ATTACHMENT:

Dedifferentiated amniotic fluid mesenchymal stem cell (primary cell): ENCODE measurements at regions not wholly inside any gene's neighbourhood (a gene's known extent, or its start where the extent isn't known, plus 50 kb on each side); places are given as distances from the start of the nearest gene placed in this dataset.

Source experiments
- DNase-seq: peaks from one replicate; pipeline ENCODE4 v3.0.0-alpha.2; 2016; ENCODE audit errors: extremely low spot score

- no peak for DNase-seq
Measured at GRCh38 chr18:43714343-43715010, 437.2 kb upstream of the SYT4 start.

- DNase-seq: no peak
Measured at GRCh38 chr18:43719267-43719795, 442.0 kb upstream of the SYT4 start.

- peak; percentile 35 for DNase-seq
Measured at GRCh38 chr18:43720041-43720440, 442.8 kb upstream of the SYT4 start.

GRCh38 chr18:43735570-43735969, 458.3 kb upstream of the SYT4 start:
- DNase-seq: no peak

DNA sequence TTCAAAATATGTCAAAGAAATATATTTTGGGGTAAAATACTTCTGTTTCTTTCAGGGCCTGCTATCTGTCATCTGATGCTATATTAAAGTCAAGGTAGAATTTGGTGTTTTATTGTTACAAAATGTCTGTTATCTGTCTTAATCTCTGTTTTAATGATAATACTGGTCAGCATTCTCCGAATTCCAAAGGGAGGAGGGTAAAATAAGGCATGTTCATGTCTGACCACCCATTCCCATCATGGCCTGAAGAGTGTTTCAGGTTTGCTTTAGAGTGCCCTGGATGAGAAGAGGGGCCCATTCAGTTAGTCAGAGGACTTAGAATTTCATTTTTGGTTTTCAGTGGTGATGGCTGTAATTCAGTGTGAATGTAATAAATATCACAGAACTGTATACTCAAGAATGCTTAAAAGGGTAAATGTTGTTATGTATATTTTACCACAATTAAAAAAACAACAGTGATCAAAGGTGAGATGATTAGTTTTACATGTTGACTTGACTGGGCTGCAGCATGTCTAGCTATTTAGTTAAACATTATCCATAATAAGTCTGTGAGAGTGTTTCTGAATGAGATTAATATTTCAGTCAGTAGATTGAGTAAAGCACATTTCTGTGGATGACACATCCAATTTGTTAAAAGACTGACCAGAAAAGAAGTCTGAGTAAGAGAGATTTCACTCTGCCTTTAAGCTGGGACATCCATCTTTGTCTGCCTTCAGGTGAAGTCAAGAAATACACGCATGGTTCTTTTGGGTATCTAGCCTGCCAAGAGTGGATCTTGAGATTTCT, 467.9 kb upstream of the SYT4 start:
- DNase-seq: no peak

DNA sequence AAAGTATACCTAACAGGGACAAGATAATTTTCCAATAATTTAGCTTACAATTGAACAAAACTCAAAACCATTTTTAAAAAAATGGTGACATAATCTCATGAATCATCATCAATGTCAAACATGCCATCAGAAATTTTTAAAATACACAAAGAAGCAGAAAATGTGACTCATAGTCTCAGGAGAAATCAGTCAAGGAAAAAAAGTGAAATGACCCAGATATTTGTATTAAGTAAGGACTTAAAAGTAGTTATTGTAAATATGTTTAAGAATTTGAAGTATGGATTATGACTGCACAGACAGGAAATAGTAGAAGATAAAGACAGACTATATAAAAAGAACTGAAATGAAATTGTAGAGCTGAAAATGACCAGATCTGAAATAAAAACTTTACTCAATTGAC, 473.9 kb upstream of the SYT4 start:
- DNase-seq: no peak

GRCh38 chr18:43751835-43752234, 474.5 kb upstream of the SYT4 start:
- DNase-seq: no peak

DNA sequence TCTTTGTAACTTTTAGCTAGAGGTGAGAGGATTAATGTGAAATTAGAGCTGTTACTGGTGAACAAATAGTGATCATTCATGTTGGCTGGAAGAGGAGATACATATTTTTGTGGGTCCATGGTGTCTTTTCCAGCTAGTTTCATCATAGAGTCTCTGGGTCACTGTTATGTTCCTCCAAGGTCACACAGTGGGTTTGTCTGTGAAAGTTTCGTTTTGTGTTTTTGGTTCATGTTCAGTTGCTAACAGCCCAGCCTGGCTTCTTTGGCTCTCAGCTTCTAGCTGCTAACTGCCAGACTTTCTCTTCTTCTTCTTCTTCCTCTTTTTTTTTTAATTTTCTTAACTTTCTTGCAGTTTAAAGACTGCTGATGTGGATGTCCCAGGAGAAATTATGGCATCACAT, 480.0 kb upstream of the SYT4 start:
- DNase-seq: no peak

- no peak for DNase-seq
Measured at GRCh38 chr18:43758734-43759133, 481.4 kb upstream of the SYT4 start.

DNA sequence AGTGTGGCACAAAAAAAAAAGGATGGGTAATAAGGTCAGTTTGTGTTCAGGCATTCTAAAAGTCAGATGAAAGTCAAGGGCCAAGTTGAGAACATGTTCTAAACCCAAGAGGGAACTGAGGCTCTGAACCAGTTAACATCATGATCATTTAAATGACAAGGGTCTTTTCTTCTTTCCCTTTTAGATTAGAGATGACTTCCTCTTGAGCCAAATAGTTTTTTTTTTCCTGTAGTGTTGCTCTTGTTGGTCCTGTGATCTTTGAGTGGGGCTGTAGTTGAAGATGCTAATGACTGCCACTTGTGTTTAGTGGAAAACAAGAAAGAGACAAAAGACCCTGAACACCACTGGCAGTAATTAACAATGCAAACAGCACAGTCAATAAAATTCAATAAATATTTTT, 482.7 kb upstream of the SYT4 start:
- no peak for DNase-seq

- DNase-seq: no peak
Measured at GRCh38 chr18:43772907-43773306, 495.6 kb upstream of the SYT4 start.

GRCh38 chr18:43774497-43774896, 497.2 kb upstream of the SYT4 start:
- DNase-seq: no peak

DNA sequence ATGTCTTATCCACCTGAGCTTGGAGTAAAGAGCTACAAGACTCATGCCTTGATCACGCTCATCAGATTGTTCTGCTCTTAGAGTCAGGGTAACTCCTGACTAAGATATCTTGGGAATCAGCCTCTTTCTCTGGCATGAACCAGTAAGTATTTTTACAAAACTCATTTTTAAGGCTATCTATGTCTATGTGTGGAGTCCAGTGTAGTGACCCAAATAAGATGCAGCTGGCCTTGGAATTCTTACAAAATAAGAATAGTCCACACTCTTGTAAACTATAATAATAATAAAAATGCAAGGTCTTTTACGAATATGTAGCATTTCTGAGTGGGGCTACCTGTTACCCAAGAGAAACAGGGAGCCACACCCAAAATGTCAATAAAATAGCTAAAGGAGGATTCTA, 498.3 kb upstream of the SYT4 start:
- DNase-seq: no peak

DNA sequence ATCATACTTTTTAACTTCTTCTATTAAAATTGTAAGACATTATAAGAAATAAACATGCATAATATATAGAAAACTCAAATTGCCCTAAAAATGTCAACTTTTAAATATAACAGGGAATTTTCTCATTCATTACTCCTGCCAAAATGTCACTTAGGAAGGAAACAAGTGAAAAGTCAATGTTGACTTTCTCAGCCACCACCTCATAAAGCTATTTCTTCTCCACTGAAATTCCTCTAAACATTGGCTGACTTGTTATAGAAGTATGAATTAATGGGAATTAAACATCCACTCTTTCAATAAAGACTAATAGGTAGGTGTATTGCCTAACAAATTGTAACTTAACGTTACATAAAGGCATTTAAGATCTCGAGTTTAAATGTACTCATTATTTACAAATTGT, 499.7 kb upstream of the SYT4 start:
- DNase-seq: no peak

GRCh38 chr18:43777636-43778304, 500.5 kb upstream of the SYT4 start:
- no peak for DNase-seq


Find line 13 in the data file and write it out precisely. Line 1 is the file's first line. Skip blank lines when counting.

- DNase-seq: no peak